Soapwort is a common plant that occurs in most counties of Illinois. It was originally introduced into the United States from Europe for horticultural purposes. Habitats include sloping banks of streams, gravel bars and sand bars along streams, areas along roadsides and railroads, prairie remnants along railroads, weedy meadows, and waste areas. Soapwort is still cultivated in flowerbeds and herbal gardens. While this plant is typically found in disturbed areas, it also occurs in some natural areas, where it can become a pest. This introduced perennial plant is about 1–2½' tall and more or less erect. From the axils of the upper leaves, some short side stems are produced, otherwise it is little branched. The stems are round and hairless. The opposite leaves are up to 4" long and 1¾" across. They are ovate or broadly lanceolate, smooth along the margins, and hairless. There are 3 conspicuous veins on the upper surface of the larger leaves. The leaves are sessile against the stem, otherwise they have short broad petioles. The central stem and some of the uppermost side stems terminate in small clusters of flowers. Each flower is about ¾–1" across, consisting of a long cylindrical calyx that is green and a corolla with 5 spreading petals that are white or light pink. The calyx is hairless and about 1" long. At the base of each petal, there are 2 claws that are small and slender. The 10 stamens are strongly exerted from the throat of the corolla; they are white with pale yellow anthers. As the flowers age, the petals begin to curve backward. The blooming period occurs during the summer and lasts about 2 months. There is a pleasant floral scent. A sack-like capsule of seeds lies within the calyx of each flower. These seeds are somewhat flat and nearly round along the perimeter, with an outer surface that is granular or pebble-like. The root system produces abundant orange rhizomes. This plant spreads by reseeding itself vegetatively through the rhizomes. It often forms colonies.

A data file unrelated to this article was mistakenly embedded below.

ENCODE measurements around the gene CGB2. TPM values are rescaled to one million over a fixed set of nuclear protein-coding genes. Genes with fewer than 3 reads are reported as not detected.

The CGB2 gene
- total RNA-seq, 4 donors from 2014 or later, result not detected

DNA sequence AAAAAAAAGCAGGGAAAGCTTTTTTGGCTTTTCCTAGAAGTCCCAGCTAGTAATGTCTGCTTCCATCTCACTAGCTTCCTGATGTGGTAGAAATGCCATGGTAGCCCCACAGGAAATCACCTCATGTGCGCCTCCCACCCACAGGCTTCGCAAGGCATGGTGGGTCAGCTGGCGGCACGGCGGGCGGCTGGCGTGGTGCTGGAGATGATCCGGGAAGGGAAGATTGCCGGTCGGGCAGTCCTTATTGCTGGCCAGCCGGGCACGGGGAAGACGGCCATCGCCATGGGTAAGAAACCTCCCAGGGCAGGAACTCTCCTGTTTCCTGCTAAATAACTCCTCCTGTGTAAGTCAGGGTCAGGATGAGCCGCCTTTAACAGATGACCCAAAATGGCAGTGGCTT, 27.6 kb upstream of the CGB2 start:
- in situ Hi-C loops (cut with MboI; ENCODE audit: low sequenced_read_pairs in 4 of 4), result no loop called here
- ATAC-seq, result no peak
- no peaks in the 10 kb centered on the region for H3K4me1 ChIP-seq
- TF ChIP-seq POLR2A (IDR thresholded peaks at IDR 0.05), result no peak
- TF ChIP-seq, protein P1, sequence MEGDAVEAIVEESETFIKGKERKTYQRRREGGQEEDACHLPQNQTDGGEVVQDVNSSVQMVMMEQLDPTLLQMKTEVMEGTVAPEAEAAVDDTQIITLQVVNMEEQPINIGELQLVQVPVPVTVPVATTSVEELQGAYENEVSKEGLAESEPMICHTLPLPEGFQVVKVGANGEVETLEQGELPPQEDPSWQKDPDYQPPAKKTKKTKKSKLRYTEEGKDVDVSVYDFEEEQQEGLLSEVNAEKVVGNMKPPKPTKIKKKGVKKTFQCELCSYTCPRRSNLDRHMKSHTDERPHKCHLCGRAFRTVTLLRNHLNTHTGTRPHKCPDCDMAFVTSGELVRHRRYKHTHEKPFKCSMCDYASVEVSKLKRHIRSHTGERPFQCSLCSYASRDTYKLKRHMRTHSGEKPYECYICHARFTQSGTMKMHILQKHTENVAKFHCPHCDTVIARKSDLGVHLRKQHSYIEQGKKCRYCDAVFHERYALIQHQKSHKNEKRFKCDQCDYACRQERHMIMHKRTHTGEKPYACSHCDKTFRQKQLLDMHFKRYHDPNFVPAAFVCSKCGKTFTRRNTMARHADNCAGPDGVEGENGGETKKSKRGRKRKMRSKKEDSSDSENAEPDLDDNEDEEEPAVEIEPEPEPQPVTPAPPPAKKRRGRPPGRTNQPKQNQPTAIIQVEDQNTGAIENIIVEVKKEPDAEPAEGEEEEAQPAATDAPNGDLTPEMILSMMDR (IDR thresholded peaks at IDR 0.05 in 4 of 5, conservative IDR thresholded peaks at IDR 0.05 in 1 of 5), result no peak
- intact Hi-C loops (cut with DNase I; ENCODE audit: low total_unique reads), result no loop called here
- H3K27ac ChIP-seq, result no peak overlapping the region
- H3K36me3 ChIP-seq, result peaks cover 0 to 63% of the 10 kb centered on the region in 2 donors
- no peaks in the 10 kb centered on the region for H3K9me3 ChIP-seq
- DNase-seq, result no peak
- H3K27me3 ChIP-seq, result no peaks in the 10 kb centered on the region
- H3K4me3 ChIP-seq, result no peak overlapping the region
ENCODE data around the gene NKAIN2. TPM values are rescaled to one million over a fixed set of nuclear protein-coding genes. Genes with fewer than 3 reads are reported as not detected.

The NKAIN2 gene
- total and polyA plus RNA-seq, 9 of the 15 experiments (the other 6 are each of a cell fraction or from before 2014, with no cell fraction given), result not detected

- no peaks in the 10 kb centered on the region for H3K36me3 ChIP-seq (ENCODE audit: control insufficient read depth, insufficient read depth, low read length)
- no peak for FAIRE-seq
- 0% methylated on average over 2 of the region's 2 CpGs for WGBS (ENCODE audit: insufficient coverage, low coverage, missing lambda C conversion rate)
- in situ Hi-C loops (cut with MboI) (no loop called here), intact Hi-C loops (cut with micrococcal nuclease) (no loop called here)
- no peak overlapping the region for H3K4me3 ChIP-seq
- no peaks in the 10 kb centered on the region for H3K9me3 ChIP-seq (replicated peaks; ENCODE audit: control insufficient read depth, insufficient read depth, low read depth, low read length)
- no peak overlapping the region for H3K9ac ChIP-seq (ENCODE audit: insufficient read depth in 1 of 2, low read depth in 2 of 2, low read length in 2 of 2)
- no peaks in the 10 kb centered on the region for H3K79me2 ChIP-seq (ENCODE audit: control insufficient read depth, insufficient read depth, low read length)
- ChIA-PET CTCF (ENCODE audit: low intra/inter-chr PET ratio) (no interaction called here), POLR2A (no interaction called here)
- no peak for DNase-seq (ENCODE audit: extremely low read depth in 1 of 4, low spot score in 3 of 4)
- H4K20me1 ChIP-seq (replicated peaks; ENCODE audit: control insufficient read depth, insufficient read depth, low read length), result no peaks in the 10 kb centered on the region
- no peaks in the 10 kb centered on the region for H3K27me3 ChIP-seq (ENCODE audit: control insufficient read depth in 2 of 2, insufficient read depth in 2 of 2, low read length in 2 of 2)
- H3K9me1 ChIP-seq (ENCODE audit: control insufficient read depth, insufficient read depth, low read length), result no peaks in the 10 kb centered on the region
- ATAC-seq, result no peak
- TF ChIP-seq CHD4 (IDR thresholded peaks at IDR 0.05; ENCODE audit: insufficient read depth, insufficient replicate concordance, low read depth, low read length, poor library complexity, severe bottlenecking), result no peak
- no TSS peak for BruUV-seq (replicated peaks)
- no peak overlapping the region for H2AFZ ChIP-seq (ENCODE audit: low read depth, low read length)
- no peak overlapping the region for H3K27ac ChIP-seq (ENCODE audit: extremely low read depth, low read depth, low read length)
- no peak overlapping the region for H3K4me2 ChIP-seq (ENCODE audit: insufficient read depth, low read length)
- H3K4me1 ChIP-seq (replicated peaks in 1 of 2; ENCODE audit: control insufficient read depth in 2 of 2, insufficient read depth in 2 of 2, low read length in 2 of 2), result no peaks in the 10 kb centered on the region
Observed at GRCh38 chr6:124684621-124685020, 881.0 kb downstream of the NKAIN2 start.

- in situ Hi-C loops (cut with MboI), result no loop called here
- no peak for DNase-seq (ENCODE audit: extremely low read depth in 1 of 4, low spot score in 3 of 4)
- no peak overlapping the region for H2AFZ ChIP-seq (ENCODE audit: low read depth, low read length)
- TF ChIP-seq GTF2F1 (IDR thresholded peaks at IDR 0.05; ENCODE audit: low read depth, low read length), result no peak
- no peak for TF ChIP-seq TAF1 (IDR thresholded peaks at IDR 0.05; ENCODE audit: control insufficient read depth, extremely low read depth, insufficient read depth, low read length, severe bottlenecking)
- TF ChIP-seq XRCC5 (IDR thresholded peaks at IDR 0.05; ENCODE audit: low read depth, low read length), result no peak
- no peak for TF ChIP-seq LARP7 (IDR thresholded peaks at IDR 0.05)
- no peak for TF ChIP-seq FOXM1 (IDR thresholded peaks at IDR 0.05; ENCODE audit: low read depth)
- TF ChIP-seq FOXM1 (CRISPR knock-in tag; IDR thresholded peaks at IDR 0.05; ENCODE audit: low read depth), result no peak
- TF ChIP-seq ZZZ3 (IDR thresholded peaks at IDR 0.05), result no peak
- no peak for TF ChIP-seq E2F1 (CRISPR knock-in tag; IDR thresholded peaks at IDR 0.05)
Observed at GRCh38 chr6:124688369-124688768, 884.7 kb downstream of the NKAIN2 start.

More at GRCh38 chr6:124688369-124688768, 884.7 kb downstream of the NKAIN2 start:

Sources: Soapwort (Saponaria officinalis), http://www.illinoiswildflowers.info/weeds/plants/soapwort.htm (accessed January 23, 2017). Saponaria officinalis | Encyclopedia of Puget Sound, https://www.eopugetsound.org/species/saponaria-officinalis (accessed January 23, 2017).